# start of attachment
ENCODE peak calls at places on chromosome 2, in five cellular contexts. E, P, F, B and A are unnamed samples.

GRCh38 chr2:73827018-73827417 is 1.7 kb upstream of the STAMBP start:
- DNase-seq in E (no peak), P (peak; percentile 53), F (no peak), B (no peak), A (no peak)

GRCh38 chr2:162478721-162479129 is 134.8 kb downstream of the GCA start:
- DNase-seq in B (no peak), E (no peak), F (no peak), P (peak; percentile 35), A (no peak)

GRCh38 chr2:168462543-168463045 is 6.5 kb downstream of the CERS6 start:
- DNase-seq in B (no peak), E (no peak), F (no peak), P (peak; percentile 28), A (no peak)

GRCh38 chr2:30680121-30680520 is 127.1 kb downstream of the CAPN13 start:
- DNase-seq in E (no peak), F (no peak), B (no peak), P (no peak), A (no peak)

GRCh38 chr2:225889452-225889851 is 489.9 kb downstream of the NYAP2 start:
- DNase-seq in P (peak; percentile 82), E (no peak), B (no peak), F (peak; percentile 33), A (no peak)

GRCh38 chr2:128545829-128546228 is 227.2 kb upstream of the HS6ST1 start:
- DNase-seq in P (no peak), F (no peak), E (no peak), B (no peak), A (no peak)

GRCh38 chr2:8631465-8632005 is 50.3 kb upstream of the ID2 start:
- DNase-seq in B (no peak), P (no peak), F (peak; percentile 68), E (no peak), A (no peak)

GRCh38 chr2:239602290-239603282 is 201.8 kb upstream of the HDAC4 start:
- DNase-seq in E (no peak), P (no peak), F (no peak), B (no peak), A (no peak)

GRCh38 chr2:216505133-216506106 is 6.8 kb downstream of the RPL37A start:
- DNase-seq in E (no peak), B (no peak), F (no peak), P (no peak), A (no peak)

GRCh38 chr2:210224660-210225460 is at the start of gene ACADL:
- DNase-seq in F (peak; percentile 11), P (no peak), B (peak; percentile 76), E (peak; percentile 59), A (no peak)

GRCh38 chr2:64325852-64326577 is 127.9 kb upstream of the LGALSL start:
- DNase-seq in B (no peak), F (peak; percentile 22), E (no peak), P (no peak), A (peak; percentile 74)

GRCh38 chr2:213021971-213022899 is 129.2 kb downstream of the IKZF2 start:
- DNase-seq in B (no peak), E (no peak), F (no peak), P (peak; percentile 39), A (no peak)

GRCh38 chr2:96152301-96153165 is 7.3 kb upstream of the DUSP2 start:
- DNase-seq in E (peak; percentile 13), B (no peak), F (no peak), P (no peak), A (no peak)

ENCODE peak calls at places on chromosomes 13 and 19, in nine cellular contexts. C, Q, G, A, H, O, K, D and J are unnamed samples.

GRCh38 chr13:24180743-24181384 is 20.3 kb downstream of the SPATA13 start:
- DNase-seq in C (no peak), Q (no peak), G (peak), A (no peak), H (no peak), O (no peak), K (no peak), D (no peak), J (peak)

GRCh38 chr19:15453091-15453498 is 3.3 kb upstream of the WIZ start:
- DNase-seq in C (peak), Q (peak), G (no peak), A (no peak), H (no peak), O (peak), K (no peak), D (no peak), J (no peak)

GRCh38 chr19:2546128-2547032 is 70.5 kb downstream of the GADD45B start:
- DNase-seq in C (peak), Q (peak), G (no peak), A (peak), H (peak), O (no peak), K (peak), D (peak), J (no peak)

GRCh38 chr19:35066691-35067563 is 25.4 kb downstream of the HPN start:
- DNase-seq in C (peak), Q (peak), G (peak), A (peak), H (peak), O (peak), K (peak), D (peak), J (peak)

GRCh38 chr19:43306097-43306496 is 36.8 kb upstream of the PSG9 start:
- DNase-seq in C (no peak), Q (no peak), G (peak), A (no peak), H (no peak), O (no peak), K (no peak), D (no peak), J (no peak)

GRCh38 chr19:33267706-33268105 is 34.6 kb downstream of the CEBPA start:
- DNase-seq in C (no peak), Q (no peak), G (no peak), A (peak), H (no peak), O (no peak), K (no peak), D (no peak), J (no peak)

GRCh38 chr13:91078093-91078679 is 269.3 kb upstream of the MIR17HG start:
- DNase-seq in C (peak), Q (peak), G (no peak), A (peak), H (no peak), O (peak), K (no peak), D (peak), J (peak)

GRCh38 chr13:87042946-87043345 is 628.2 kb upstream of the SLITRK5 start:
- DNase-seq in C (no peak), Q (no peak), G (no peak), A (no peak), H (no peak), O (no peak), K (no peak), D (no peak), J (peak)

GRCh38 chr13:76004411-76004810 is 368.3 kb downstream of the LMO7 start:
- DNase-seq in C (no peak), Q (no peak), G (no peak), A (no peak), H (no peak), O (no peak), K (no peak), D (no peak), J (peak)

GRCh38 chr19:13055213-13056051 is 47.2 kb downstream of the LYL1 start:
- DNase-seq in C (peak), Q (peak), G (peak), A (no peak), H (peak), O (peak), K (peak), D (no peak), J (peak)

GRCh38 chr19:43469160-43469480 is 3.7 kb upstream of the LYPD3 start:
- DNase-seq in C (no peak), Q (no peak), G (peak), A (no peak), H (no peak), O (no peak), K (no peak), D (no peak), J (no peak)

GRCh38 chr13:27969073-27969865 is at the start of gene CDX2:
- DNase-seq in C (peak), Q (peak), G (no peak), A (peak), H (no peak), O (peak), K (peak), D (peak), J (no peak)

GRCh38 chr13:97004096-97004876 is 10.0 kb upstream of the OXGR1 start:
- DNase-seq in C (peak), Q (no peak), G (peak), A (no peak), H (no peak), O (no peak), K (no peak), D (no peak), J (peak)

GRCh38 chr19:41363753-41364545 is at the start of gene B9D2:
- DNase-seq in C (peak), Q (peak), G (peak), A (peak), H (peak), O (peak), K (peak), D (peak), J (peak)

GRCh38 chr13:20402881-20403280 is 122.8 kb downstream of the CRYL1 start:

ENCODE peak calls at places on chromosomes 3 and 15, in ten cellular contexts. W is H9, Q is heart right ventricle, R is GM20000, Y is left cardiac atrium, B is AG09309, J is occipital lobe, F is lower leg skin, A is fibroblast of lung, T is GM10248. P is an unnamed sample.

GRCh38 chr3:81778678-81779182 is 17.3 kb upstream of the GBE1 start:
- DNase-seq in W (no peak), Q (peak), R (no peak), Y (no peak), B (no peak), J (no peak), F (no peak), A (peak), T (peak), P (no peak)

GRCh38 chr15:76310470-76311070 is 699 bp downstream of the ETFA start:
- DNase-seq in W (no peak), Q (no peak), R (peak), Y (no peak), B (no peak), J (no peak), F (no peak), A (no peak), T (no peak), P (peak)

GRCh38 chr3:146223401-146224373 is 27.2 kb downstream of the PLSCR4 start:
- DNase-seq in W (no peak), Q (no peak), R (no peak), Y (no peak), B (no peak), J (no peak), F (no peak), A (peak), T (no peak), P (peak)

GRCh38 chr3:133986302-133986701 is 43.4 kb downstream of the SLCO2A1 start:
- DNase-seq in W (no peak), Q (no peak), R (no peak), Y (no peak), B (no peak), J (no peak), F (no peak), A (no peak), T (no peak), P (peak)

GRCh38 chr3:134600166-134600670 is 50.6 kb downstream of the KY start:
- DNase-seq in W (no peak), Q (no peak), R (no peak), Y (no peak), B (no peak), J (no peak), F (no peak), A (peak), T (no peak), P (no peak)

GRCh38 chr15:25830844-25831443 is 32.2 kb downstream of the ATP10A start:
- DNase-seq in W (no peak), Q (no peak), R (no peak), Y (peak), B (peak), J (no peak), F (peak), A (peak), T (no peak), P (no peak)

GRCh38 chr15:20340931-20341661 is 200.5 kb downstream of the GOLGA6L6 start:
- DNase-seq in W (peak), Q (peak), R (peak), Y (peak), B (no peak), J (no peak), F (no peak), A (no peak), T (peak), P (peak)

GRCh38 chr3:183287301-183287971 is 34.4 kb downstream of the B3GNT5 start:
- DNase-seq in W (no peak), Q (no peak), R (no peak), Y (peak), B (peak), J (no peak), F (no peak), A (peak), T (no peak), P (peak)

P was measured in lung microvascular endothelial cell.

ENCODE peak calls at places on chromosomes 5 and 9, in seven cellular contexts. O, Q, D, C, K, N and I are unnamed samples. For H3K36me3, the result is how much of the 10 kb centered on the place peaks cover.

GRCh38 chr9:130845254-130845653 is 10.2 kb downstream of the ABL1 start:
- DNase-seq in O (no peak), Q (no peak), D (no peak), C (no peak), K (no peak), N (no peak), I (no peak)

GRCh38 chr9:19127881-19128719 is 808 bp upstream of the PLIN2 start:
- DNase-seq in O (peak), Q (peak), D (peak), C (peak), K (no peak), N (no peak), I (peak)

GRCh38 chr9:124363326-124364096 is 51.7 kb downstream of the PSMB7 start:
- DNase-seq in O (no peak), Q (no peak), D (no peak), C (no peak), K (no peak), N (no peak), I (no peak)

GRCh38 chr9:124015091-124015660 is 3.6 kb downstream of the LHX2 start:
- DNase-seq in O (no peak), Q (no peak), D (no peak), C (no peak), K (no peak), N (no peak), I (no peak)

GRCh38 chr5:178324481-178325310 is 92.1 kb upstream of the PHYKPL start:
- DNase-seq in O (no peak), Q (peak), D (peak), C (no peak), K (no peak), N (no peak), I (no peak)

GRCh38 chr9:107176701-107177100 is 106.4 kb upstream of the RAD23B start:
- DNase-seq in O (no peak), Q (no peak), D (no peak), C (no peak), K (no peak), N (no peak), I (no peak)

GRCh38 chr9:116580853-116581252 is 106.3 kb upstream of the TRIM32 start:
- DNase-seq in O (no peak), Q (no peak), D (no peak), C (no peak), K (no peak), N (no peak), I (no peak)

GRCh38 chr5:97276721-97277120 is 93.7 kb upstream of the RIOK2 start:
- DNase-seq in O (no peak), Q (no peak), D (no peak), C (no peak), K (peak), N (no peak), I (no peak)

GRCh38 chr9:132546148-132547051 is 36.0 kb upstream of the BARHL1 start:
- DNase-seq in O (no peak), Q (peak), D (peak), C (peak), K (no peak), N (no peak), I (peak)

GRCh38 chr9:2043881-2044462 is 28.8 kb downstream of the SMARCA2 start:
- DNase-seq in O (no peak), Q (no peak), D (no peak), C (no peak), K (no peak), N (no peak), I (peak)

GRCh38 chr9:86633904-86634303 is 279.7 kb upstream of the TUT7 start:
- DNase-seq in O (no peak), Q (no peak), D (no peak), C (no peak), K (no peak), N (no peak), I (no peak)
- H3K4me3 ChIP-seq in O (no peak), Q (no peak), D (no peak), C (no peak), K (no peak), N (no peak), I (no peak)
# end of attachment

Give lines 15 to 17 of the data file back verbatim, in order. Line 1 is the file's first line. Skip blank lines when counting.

- DNase-seq in B (no peak), P (no peak), F (peak; percentile 68), E (no peak), A (no peak)

GRCh38 chr2:239602290-239603282 is 201.8 kb upstream of the HDAC4 start:
- DNase-seq in E (no peak), P (no peak), F (no peak), B (no peak), A (no peak)